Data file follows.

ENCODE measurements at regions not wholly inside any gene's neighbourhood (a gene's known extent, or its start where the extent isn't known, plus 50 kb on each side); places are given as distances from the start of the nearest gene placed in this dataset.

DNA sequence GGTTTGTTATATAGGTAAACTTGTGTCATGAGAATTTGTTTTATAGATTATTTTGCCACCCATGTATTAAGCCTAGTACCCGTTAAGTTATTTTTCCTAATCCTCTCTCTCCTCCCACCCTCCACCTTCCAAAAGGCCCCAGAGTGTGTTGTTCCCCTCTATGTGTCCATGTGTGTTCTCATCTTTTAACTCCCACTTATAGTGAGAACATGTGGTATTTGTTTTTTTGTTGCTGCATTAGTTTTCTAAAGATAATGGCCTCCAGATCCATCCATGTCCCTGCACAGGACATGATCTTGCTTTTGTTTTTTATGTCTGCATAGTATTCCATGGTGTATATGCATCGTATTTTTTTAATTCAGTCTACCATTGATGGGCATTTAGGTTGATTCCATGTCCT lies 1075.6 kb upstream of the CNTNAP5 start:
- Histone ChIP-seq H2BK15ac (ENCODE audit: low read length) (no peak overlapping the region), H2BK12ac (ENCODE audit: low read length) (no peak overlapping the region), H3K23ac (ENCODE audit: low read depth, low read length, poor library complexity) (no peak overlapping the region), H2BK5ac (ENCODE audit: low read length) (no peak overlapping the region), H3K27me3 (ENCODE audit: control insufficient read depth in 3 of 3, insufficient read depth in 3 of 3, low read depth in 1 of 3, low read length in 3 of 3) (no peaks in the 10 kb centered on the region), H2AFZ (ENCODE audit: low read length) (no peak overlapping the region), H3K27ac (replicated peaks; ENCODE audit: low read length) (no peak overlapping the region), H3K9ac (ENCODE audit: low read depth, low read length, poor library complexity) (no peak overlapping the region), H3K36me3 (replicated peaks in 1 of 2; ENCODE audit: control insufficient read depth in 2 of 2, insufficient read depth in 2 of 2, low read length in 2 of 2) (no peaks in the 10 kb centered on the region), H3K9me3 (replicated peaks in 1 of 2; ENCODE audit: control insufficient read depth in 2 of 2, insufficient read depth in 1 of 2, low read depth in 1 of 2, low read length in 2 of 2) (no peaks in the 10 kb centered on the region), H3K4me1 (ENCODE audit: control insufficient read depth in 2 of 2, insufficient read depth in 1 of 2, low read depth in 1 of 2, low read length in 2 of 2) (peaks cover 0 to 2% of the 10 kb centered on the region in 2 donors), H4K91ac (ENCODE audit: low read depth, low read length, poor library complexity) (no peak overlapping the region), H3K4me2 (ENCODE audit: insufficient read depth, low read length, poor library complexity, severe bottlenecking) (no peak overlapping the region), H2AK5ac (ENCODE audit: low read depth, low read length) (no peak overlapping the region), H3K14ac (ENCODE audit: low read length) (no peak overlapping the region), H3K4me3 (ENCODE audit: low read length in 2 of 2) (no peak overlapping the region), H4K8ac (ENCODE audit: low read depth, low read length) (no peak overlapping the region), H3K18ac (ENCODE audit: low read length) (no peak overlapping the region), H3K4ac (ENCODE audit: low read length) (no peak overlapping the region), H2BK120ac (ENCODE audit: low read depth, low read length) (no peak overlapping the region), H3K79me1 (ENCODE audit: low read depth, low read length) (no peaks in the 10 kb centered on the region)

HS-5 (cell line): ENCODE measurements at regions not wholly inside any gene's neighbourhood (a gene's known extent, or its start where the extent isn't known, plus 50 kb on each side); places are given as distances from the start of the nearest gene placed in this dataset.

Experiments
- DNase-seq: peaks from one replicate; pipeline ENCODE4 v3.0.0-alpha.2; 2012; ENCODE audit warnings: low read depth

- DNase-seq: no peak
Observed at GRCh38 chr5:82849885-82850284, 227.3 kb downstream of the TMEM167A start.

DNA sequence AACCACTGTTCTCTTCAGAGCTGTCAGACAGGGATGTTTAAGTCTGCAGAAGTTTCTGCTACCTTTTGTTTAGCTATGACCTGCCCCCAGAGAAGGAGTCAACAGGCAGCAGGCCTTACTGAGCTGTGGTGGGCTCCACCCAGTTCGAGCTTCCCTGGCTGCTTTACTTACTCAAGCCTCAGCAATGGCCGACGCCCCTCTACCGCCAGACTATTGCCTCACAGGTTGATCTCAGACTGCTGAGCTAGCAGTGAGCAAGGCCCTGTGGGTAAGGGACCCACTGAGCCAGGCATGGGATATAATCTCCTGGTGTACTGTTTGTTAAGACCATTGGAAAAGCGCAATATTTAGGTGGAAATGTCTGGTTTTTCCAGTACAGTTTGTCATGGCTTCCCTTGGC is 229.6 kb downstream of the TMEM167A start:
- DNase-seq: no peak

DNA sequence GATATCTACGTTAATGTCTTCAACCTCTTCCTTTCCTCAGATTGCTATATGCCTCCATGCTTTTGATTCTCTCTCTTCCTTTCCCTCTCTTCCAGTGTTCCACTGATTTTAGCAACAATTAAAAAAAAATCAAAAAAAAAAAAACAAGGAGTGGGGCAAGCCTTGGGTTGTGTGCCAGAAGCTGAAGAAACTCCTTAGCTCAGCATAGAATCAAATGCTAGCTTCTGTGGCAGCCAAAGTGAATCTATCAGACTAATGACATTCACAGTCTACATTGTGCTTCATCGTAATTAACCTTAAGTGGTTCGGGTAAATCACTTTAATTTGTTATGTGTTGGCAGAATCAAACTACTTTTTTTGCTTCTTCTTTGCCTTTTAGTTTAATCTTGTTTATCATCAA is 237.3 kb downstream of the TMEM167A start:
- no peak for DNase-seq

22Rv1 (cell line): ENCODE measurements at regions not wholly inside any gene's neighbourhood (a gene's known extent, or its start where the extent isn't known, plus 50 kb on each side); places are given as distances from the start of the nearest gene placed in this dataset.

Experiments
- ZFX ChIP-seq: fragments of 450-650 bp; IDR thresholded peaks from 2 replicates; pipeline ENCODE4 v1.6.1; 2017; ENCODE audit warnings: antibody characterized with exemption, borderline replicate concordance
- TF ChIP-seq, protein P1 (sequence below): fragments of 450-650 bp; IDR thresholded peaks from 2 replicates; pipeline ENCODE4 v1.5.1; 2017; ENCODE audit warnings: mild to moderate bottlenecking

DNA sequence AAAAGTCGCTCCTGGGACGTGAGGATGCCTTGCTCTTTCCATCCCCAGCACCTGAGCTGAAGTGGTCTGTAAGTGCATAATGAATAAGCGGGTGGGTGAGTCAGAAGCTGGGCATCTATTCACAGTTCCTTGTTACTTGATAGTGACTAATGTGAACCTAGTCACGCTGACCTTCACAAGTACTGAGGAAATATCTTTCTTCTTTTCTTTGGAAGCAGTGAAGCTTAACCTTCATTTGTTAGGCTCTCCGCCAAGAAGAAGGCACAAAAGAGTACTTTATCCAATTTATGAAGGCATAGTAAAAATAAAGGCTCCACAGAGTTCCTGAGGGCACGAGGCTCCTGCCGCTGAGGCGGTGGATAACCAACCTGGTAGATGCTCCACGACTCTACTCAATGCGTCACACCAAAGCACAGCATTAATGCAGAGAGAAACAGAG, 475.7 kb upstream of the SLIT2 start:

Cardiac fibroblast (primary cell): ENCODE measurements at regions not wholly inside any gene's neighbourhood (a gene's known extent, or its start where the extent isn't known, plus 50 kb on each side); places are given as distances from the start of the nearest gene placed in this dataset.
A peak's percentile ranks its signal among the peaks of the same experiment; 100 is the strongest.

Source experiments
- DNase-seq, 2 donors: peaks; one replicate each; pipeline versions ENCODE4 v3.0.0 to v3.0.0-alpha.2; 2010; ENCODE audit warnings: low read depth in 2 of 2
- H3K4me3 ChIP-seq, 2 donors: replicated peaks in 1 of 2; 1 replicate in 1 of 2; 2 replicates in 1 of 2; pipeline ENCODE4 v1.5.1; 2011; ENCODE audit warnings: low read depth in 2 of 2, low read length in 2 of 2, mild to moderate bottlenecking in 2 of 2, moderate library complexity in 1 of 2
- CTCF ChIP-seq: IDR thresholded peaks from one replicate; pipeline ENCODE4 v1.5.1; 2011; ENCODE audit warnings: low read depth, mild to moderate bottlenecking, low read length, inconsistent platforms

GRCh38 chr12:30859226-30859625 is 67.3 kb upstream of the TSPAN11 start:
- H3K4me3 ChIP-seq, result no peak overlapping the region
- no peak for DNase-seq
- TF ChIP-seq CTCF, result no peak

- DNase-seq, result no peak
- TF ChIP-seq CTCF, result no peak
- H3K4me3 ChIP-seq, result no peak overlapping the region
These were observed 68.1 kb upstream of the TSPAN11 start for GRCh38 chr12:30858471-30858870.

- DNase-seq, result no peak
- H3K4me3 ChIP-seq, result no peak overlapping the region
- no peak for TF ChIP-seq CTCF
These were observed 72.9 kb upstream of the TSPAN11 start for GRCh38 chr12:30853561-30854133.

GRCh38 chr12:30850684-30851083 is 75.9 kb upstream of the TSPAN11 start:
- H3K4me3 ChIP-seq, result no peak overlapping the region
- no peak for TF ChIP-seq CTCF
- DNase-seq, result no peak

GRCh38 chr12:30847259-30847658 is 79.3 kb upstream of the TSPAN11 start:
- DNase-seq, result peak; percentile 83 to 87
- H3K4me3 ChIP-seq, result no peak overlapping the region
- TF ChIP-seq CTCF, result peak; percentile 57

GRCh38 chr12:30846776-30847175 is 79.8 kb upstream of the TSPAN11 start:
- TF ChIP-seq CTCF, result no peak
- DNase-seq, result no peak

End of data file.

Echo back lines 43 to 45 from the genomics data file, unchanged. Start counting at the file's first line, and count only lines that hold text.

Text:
- TF ChIP-seq CTCF, result peak; percentile 57

GRCh38 chr12:30846776-30847175 is 79.8 kb upstream of the TSPAN11 start:
- TF ChIP-seq CTCF, result no peak